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Increasing use of 3D printing techniques to manufacture consumer products and open-source designs raises the question of “What is the mechanical reliability of 3D printed…
Increasing use of 3D printing techniques to manufacture consumer products and open-source designs raises the question of “What is the mechanical reliability of 3D printed parts?” Therefore, the purpose of this paper is to investigate the impacts of build orientation on the mechanical reliability of acrylonitrile butadiene styrene (ABS) produced using 3D printing.
Tensile tests on ABS specimens were performed with and without a hole in the center, which were produced by fused deposition modeling (FDM). Seven sets of approximately 30 specimens were printed in XY, XZ and C+45 orientations to obtain reliable fracture statistics. Weibull analysis was performed to quantify the variation in the tensile strength.
The Weibull analysis showed that the reliability of FDM produced ABS can be as low as advanced ceramics. Weibull moduli of specimens without a hole were between 26 and 69, and specimens with a hole had Weibull moduli between 30 and 41. P-type deviations from the Weibull statistics were observed. The XZ orientation resulted in the highest average fracture strength for specimens with and without a hole, and C+45 orientation resulted in the lowest strength.
As the Weibull distribution relates the applied stress to probability of failure, the Weibull analysis provides a practical design criterion to achieve specific reliability levels for additively manufactured parts.
This study, for the first time, provides Weibull statistics for FDM-produced ABS parts, which can be used to predict mechanical reliability.
The purpose of this paper is to establish greater understanding of changes in gender diversity at the undergraduate, graduate and faculty levels for a small engineering…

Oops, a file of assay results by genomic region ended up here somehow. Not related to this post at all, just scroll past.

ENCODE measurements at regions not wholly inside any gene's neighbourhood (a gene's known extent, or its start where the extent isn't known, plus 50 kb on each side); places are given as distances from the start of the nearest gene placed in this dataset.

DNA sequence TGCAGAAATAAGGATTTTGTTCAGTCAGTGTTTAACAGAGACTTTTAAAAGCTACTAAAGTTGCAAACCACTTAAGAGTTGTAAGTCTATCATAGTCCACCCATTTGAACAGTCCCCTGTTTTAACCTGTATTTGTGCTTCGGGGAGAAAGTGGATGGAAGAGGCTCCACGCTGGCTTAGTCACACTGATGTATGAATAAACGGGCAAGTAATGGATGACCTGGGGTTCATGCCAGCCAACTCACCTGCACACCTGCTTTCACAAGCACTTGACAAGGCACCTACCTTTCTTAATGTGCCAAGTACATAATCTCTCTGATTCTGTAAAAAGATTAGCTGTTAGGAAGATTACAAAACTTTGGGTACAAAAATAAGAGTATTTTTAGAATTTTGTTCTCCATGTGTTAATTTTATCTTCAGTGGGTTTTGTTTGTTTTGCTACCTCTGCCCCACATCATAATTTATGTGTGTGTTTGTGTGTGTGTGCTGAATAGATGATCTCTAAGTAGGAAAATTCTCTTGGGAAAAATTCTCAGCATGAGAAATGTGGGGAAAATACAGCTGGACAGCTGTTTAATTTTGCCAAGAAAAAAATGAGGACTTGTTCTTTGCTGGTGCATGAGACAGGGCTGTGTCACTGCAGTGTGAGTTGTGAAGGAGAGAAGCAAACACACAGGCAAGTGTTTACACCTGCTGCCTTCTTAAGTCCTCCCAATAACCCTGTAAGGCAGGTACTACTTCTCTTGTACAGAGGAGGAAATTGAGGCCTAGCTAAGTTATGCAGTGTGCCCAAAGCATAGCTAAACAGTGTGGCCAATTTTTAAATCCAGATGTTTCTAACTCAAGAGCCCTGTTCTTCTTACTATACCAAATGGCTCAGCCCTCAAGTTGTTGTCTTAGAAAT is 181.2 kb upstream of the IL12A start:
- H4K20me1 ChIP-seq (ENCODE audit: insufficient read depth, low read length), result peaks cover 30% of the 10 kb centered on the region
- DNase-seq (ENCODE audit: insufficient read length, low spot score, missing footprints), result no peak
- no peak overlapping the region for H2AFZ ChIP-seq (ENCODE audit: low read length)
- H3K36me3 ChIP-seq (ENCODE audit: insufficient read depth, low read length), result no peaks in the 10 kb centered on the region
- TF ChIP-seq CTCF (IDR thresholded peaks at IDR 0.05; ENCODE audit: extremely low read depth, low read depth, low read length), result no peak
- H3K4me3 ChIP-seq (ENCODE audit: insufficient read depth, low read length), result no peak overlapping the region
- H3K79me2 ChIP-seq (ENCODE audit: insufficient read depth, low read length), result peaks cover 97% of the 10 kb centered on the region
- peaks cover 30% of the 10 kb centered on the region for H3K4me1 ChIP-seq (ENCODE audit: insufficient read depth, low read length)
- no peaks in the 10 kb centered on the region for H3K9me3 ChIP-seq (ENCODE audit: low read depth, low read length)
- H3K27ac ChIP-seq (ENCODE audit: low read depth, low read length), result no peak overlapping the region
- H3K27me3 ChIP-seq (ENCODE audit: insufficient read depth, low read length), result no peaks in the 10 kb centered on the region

The purpose of this paper is to establish greater understanding of changes in gender diversity at the undergraduate, graduate and faculty levels for a small engineering discipline, materials science and engineering (MSE), and how it may be related to different cultures across the variety of engineering disciplines.
The paper assesses publicly available data on the demographics of US MSE programs to explore expectations of correlation between increased gender diversity at the graduate level and among faculty versus undergraduate gender diversity.
The number and percentage of women increased substantially in graduate programs and within faculties whereas the percentage of women receiving bachelor's of science degrees in engineering (BSE) in MSE, and nearly all other engineering disciplines, was significantly lower in 2009 than in 2000. Diversity advances at graduate, postdoctoral and faculty levels in the interdisciplinary field of MSE, and likely other relatively young engineering disciplines, have been achieved via a continuous migration of individuals from other science and engineering disciplines as well as from international science and engineering programs.
The paper does not explore cause‐and‐effect, but rather provides a case study of trends occurring within a specific discipline. When evidence for a “leaky pipeline” is found within one generalized context (i.e. engineering), the assumption has been that every discipline (i.e. MSE, biomedical engineering) within that context has leaky pipelines that must be fixed. Given the present data, such assumptions may be inappropriate and perpetuate an understanding of how to improve gender diversity that is not helpful and, in fact, may be harmful to achieving diversity.
The paper provides an assessment of gender diversity for a smaller discipline and explores applicability of conventional pipeline models for career progression.
International students commonly need to adjust to an unfamiliar environment while at the same time juggling with their education without traditional family support…